Oracle Corp. emerged as a surprising white knight to beleaguered Sun Microsystems Inc., acquiring the company for $7.4 billion just days after Sun's talks with IBM collapsed.
The purchase, completed on Monday morning in an all-cash acquisition by Oracle, was unanimously approved by Sun's board. The move rearranges the technology industry instantly, especially the high-end server market in which Sun competes with IBM, Dell, HP, and Cisco Systems.
Oracle, which makes most of its money off its high-end flagship database software, will now be entering the server and storage hardware market with this acquisition. The merger with Sun will allow it to compete head-on with IBM and Hewlett-Packard in the server and storage markets.
The $7.4 billion acquisition goes down to $5.6 billion net of assumed debt. The purchase was completed at $9.50 per share, around 20 percent above Sun's stock value at the time of purchase, and 10 cents over the highest bid that IBM was believed to have offered.
IBM was reported to have initially offered $10 to $11 when it started talking with Sun over a month ago, but backed down to $9.40 a share after it was apparent that the merger might lead to anti-competition regulation and other issues. IBM eventually backed down from the bid over two weeks ago.
Access to Java
Probably most importantly for Oracle, the acquisition gives Oracle access to Sun's most prized and well-known software technology—the Java platform.
Java, announced by Sun in 1995, allows developers and consumers to write and deploy one piece of code that can run on multiple platforms without modification. Its launch, which coincided with the explosion of the World Wide Web, was embraced by Netscape, where Java allowed website developers to write applets to perform interesting applications to end users.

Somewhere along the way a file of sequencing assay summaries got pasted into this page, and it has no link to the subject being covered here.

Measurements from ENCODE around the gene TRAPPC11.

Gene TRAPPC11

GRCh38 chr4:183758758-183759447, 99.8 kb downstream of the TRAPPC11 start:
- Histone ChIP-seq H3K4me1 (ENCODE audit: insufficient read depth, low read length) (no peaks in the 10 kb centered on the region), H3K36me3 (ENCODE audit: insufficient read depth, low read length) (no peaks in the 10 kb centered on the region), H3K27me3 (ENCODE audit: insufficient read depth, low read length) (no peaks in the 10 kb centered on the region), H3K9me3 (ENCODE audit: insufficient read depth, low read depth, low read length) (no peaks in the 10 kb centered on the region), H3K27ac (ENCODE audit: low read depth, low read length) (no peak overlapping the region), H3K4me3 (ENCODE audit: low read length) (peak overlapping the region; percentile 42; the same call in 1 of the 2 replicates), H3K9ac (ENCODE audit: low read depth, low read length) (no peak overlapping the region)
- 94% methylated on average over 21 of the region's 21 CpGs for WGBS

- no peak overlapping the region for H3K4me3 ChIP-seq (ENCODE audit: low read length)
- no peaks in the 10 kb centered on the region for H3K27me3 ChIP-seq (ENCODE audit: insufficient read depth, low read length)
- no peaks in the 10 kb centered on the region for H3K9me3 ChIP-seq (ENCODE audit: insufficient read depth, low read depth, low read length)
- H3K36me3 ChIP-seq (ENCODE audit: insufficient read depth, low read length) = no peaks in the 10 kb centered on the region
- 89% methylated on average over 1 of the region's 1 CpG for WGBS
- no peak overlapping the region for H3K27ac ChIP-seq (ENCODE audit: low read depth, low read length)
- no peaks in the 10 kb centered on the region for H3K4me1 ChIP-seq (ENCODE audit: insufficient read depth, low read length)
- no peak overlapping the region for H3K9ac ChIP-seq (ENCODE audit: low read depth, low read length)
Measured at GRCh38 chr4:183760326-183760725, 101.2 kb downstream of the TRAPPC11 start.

Since then, however, Java has gradually lost its foothold as a website applet platform, and has seen Macromedia (now Adobe) Flash take over. However, Java's presence in writing server-side and enterprise applications has grown, and it now competes directly with Microsoft's .NET technology as one of the two top programming models for writing business and enterprise software.
Sun also says that there are over 6 million Java developers worldwide, and that the software has been installed on 800 million desktops and on more than 2.1 billion mobile phones.
Oracle relies heavily on Java technology for its Oracle Fusion Middleware (OFM), a portfolio of Oracle's business software products outside of its core database application. OFM spans technologies such as service-oriented-architectures, identity management, collaboration, content management and a host of other business applications and brings them together.
An Oracle press release called Java "the most important software Oracle has ever acquired." The company also promised to "ensure continued innovation and investment in Java technology for the benefit of customers and the Java community."
The acquisition also positions Oracle as a company that delivers a complete product stack—including hardware and software.
Sun's Solaris operating system is among the leading platforms for running Oracle's software, and the acquisition will allow Oracle to ship a complete integrated solution with Sun's hardware and operating system and Oracle's business software.
However, industry watchers predict that Oracle may eventually merge Sun's Solaris and the open-source Linux platform, which Oracle also supports.
Sun is also owner of the MySQL open-source database, which competes with Oracle's own database offerings. The company has also heavily promoted OpenOffice, an open-source alternative to Microsoft Office.